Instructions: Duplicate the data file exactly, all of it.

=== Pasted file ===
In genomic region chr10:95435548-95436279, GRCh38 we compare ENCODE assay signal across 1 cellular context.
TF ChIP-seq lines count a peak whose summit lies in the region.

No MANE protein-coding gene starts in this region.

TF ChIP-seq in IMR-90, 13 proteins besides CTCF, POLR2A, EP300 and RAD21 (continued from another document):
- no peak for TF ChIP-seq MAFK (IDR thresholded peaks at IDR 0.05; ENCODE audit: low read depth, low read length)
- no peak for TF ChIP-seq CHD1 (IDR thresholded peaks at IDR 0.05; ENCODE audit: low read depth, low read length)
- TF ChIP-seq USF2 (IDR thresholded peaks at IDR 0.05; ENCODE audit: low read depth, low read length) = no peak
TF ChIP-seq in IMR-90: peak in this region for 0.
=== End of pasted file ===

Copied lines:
In genomic region chr10:95435548-95436279, GRCh38 we compare ENCODE assay signal across 1 cellular context.
TF ChIP-seq lines count a peak whose summit lies in the region.

No MANE protein-coding gene starts in this region.

TF ChIP-seq in IMR-90, 13 proteins besides CTCF, POLR2A, EP300 and RAD21 (continued from another document):
- no peak for TF ChIP-seq MAFK (IDR thresholded peaks at IDR 0.05; ENCODE audit: low read depth, low read length)
- no peak for TF ChIP-seq CHD1 (IDR thresholded peaks at IDR 0.05; ENCODE audit: low read depth, low read length)
- TF ChIP-seq USF2 (IDR thresholded peaks at IDR 0.05; ENCODE audit: low read depth, low read length) = no peak
TF ChIP-seq in IMR-90: peak in this region for 0.